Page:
The Nordic Africa Institute


Bureaucracy impedes Women, Peace and Security agenda

Adding LAP and RAP to NAP will not close the gender gap

Tanzanian UNAMID police officer Grace Ngassa (left) interacts with a resident of Zam Zam camp for IDPs, near El Fasher, capital of North Darfur. Pictured with them is Jazira Ahmad Mohamad (centre), a community-policing volunteer at the camp. Photo: Albert González Farran, UN, June 2014.

Tanzanian UNAMID police officer Grace Ngassa (left) interacts with a resident of Zam Zam camp for IDPs, near El Fasher, capital of North Darfur. Pictured with them is Jazira Ahmad Mohamad (centre), a community-policing volunteer at the camp. Photo: Albert González Farran, UN, June 2014.

Date • 11 Apr 2023

Cooperation between government agencies and civil society organisations is key to achieve the UN Resolution 1325 goals of including women and gender perspectives in peacebuilding and conflict resolution. But cooperation efforts are impeded by bureaucratisation, excluded grassroots and increased competition for resources.

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By daike Möhrle, research trainee, The Nordic Africa Institute

Reading a testimony about the adoption of UN Security Council Resolution 1325 from the perspective of a civil society activist External link., who was at the time (the fall of 2000) directly involved in the process, a sense of irony strikes me. The resolution was initiated by a state – Namibia, which at the time had a non-permanent seat in the UN Security Council – in cooperation with civil society. Yet today, the very lack of state-civil society collaboration has become one of the most incapacitating weaknesses in the Women, Peace and Security (WPS) agenda. There are several explanations for this. Three will be discussed here: (1) the increasing bureaucratisation of the agenda, (2) the lack of knowledge of WPS at the local level, and (3) the broadening of the agenda without corresponding broadening of financing. These three issues are intertwined and influence one another.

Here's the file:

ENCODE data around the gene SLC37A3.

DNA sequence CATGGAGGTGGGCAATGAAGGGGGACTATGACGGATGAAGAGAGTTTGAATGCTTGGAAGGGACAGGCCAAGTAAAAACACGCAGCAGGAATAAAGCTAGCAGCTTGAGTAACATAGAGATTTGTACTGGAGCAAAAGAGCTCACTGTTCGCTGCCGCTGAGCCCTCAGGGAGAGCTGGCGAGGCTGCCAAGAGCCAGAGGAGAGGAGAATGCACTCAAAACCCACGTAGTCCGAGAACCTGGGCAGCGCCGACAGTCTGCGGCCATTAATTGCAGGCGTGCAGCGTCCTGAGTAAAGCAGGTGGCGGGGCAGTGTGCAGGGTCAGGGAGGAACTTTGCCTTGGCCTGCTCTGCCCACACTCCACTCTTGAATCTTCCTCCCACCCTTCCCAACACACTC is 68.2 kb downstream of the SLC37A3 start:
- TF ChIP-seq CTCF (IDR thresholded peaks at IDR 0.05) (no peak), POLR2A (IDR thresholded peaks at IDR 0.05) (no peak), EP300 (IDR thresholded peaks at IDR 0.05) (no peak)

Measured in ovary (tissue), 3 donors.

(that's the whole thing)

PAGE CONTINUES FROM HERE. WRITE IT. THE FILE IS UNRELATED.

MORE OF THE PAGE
“Outsourcing” the gender inequality problem

The implementation of the WPS agenda is increasingly bureaucratised. In many cases, the intended bottom-up processes have degenerated into centralised top-down approaches, preventing civil society from influence External link.. The National Action Plans (NAPs) illustrate this problem. They are intended to adapt the implementation of the WPS Agenda to the national context External link. and enable cooperation with civil society, but all too often they are outward-facing towards foreign policy. Consequently, stronger involvement of civil society and societal changes in thinking and behaviour regarding gender mainstreaming seems to be difficult. Due to the failure of NAPs, we have recently seen the introduction of Local Action Plans (LAPs), which focus on the implementation of NAP goals at the local level, and Regional Action Plans (RAPs), which aim at cooperation between geographical regions. Common problems, like lack of motivation and funding, are not solved by the introduction of LAPs and RAPs External link.. They are only shifted to another societal/bureaucratic level, giving the impression that national governments are "outsourcing" implementation External link. due to a lack of will or abilities to fulfil their WPS obligations. This issue appears particularly problematic, as it is not to be expected that communication problems can be solved by further bureaucratisation and expansion of responsibilities.